Thank you for reading another week with me! Next week will be the Cavalier from April 1965 that I promised last time. The last few weeks have been a personal clusterfuck for me, so getting to indulge in some 1997 nostalgia was a real treat for me this time.

For those interested in the feedback survey I put out a few weeks ago…

  • A surprisingly overwhelming majority (65%) of you like to be surprised with what I’m putting out for the week ahead.
  • Most of you are fine with the quality of images, but as noted they could be better. There IS a workaround that may help with fuzzy text, as WordPress automatically resizes/compresses the photos that I upload.
    • Right-click on picture and open in a new tab.
    • Look at the URL and take note of where the jpg extension ends. Delete that little bit that starts at the ? so that it’s just the .jpg.
    • Refresh the tab. Better?
  • You were evenly split between wanting content now, being willing to wait for clearer images, and telling me that it was not a big deal, which I appreciated.
  • Most of you are fine with how many images per post.
  • There’s another even split between people who comment, people who occasionally comment, and people who never comment. I’m thankful for all of you.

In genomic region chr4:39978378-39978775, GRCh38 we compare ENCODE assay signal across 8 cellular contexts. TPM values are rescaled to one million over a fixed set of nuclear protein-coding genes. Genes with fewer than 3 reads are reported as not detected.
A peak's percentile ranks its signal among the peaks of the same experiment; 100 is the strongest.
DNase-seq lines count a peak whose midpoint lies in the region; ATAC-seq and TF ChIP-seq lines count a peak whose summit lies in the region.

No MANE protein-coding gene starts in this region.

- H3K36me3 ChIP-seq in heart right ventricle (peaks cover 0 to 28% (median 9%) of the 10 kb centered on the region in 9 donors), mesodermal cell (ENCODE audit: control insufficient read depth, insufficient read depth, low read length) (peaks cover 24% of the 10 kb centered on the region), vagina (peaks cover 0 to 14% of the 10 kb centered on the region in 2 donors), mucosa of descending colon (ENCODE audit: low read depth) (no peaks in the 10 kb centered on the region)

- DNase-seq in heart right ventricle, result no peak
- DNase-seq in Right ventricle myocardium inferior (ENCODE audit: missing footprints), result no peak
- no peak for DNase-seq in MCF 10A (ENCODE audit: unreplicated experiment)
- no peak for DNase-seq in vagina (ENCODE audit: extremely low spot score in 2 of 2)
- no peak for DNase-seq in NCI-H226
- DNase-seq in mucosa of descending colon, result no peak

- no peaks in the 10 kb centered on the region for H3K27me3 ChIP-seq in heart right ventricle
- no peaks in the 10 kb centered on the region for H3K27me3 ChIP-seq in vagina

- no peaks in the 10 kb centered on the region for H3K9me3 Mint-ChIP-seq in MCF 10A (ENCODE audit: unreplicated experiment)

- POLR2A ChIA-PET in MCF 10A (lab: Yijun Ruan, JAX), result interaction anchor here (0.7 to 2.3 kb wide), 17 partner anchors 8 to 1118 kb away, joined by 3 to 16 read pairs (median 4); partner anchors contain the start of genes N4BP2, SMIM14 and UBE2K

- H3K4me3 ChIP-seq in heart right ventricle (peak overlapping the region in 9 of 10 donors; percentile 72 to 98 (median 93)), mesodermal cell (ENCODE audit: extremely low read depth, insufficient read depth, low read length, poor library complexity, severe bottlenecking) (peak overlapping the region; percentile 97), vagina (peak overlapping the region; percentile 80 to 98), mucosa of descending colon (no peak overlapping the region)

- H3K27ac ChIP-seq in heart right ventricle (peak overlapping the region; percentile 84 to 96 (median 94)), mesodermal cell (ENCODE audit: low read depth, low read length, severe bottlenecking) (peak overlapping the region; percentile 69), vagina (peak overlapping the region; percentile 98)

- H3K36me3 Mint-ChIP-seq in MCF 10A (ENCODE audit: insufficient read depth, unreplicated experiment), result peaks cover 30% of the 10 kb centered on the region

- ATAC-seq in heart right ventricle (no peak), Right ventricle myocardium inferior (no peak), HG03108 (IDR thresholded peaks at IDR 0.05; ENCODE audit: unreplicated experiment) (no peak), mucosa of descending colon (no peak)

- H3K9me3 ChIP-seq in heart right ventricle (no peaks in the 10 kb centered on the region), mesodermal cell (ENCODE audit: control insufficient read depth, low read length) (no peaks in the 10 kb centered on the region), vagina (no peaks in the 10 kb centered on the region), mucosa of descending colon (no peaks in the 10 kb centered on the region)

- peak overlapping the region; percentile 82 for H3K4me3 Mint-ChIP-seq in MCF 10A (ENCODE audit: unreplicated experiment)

• I’m sorry that I put 55% of you through an existential crisis when I reminded you that the 2000s were almost 20 years ago.
  • 28% of you expressed some interest in doing a guest column, which is wonderful!
  • 41% of you were fine with me including a Trump in a feature if I see one in the wild, and a delightful 48% want to make sure I’m mean about it.
  • 48% of you wouldn’t mind either way if I moved the timing of this feature, but a sizeable 24% and 20% had opinions on either staying or posting later. This was really helpful to know and I’m going to stick to Friday afternoons for now, but I’ll keep that in mind for the future.

As for responses to comments:

  • There were some really good ideas for magazines like The Advocate, Smash Hits, Time, and National Geographic, so I’m looking at all of those. I have just acquired a very in-demand 1988 issue of Sassy, which I know will make several readers extremely happy!
  • Fair use: we’re definitley in the grey area here, copyright-wise. A few things that keep me out of trouble are that 1) I don’t reproduce the whole publication, and 2) Neither myself nor The Avocado makes any money from writing and publishing this. If someone comes after me with a good reason to pull their magazine review, I’ll pull it, but for now I don’t think there’s anything off the table. I do get a little uneasy when I realize that magazines like The Saturday Evening Post have their fully digitized archives paywalled, as I feel like I’m undercutting them. So probably no more SEPs in the future.
  • I like the idea of a high-res showcase and will plot something for a later project.
  • Unfortunately the only weekday that works for me to publish this is Friday, so as much as I’d love for this to go up on a less bonkers content weekday, it’s Friday or nothin’.

So THANK YOU, YOU BEAUTIFUL HUMANS who responded to the survey and provided your excellent feedback. See you next week!